Beware: Social Media and the Courtroom

Social Media can be a Plaintiff’s Enemy

Facebook has taken over the globe in unimaginable proportions. Many people use Facebook daily, especially for posting photographs of fun nights out with friends and family vacations. Privacy settings can be set quite high; however it is important to know there might always be a way around privacy settings. As an injured party, Facebook and other social media websites may become your enemy.

When you are involved in an accident, personal injury has been sustained, and a law suit has commenced, it is important to take into consideration that surveillance may be placed upon you. Another consideration to be made is that, after an accident, the opposing side may very well do investigating by way of social media sites too. When you have suffered personal injury from an accident, be sure to take extra precaution of what you are posting on these websites, because any inconsistencies between what you are saying and what is being shown, may be brought to light, despite those photographs not actually depicting the true extent of your pain from your accident injury that you may have most of the time.

Counsel has not been afraid to use Facebook and other social media cases for credibility issues during questioning and in Court for people who are claiming pain and suffering from injuries sustained in an accident.  In the Ontario Superior Court of Justice case, Kourtesis v. Joris, a young woman’s photograph postings led to her claim for damages for pain and suffering to be dismissed. The young woman claimed her social life had been ruined by the accident and subsequent injuries; however Facebook photographs depicted her out partying with friends. This led to the demise of her “ruined social life” claim and in the end, undermined her claim to have suffered other problems from the accident.

Despite irrelevant searches being looked down upon, Courts have tended to find that photographs relevant to accident injury claims on social media sites should be disclosed. For instance, if you manage to climb the tallest mountain, this should be made known. Lying and hiding those facts, even if you do have legitimate injuries, could lead to your case failing in every way. If you are on social media websites, be careful as to what you post, even if you are not part of a law suit. You never know how people may gain access to your profiles and nothing is off limits if it is relevant to your case. Always tell the truth and admit, for example, if your injuries from an accident do not cause you constant limitations and pain.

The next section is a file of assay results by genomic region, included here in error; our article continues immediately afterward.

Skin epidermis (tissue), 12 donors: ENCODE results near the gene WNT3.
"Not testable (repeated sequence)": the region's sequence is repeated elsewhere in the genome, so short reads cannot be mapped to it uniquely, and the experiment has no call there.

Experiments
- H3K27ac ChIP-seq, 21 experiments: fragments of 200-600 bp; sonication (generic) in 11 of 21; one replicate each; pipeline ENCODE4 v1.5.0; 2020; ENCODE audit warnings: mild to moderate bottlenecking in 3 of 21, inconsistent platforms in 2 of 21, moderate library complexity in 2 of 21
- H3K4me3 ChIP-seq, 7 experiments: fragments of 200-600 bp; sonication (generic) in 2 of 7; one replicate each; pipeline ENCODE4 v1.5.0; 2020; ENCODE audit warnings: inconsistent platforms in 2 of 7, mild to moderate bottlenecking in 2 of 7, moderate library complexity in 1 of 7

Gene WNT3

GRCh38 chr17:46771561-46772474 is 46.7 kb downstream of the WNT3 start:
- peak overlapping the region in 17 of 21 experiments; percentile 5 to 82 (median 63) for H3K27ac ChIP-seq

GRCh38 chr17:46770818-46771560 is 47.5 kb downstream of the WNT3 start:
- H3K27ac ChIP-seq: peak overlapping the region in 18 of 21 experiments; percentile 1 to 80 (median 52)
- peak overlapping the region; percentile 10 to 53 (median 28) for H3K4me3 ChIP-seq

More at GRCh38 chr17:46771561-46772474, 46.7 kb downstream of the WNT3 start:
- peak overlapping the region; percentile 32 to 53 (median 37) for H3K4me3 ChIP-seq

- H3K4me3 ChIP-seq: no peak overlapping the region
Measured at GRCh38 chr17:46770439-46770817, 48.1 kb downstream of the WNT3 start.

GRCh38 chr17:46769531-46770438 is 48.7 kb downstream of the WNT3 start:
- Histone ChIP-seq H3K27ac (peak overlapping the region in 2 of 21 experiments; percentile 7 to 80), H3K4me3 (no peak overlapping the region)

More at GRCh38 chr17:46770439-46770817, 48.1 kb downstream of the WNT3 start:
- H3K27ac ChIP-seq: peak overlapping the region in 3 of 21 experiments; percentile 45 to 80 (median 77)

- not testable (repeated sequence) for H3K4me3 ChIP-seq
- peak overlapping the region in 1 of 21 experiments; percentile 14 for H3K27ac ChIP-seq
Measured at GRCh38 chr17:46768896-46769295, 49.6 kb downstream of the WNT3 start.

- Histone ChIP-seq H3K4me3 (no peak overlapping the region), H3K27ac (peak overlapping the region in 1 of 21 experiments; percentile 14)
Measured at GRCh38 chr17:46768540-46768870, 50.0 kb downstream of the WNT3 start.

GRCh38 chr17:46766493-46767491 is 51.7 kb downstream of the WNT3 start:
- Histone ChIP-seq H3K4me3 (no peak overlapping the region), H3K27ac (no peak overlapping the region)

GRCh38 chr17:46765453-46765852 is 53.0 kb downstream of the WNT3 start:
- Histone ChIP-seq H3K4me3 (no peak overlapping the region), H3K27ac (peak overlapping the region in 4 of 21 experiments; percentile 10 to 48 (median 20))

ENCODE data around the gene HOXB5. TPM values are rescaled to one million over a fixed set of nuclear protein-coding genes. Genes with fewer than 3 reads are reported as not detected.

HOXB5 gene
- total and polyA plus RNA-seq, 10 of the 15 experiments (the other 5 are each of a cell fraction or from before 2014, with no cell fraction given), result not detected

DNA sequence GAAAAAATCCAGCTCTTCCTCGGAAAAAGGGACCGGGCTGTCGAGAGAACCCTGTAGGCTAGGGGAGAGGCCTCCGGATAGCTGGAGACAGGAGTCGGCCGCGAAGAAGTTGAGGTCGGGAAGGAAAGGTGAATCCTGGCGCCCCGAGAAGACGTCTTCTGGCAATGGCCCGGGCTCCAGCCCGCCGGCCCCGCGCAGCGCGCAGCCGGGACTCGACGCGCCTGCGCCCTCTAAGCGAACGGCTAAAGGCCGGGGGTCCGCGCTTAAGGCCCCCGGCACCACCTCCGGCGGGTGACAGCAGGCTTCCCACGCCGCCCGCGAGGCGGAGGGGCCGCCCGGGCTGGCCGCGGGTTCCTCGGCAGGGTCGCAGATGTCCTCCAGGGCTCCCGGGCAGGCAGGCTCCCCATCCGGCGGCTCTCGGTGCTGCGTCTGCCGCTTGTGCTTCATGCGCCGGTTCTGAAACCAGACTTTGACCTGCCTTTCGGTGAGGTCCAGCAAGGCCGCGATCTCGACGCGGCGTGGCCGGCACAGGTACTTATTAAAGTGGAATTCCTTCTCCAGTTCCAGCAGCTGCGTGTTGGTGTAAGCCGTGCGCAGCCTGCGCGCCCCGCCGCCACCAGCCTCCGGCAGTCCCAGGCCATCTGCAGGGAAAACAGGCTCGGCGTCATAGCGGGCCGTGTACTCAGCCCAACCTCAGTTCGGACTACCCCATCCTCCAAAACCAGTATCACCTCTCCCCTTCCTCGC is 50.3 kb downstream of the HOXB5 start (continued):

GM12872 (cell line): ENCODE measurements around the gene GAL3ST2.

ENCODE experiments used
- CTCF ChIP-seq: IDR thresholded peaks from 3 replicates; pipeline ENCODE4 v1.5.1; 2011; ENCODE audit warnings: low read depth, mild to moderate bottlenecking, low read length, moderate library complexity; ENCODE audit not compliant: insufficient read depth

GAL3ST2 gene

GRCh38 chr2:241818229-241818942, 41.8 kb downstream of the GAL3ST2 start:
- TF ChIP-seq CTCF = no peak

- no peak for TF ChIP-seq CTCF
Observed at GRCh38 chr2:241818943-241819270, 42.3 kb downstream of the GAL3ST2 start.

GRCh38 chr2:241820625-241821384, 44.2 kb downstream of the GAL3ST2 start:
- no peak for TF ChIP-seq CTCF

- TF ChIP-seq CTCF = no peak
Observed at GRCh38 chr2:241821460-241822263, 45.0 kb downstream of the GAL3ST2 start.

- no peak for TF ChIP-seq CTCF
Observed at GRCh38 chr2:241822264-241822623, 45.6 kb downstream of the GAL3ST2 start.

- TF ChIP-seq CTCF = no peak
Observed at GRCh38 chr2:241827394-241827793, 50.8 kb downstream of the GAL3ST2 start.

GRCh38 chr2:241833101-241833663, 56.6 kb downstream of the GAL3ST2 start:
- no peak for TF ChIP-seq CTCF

If you have sustained personal injury from an accident, do not hesitate to contact our personal injury law firm to find out about your legal rights.

 

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Watch out for that Tree: Personal Injury and Property Damage

Falling trees causing personal injury and property damage

Fallen Tree on roadIt has been an icy winter to say the least. Personal injury and property damage have been sustained due to icy trees falling on cars, houses and people. However, trees do not only fall in the winter and falling trees can cause personal injury and property damage at any point during the year. What responsibility do you, as a property owner, have if a tree has fallen onto a neighbor or a neighbor’s property causing personal or property damage? On the other hand, what avenues of recourse do you have as a personally injured person or a person who has sustained property damage, against your neighbor?

If your neighbor’s tree falls on your house, or your car, the following should be taken into account: Many times, a tree falling on your property will be covered by insurance. There are times, when this is not the case and therefore neighbors begin law suits for personal injury and property damage against other neighbors. A 1996 Ontario Superior Court Decision, ruled that a neighbor, whose tree fell onto Mr. and Mrs. Parent’s property causing damage to their home and snowmobile, was not responsible for the damage. The judge reasoned that growing a tree is a natural use of the land and the owner of that land is under no obligation to his or her neighbor with respect to what is growing on his or her land. The neighbor has a responsibility to protect him or herself from personal injury or property damage. However, if an owner knows of, or can plainly see, warning signs that the tree is, for instance, decaying, they must take steps to ensure the tree is not hazardous to others.

There is also a British Columbia Court of Appeal case that involves a tree falling onto a woman’s property after a wind storm. The owners of the tree were found responsible for the damage, because the neighbor had warned them about the condition of the tree, and despite that, they did nothing to avoid the hazard. Therefore, to avoid property damage, and at times personal injury, it is important for everyone involved to be responsible property owners.

If you sustain personal injury due to a tree falling on you and it is a fluke accident, do you have any means of compensation? In some cases, personal injury from a tree falling can even result in death, which was the case of a Port Colborne woman. She was driving by in her car this winter when a tree, due to natural phenomenon, fell upon her car, crushing it and causing her fatal injuries. Again, insurance routes are available to most. As well, if the tree was not owned by a civilian, the City (or Town) has responsibility to ensure the safety of their property-this is true of trees, and even pot holes. If these avenues are unable to be used, or if they have been exhausted, legal action may need to be pursued.

Know your legal options and if you have experienced personal injury, do no hesitate to contact our personal injury law firm to find out about your legal rights.

 

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